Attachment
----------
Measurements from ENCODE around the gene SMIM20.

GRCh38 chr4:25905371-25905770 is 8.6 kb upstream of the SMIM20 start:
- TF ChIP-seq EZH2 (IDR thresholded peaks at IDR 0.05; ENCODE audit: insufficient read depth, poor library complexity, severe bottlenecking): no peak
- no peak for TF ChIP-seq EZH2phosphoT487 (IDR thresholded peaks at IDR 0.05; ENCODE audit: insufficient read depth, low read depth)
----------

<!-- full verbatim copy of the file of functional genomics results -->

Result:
Measurements from ENCODE around the gene SMIM20.

GRCh38 chr4:25905371-25905770 is 8.6 kb upstream of the SMIM20 start:
- TF ChIP-seq EZH2 (IDR thresholded peaks at IDR 0.05; ENCODE audit: insufficient read depth, poor library complexity, severe bottlenecking): no peak
- no peak for TF ChIP-seq EZH2phosphoT487 (IDR thresholded peaks at IDR 0.05; ENCODE audit: insufficient read depth, low read depth)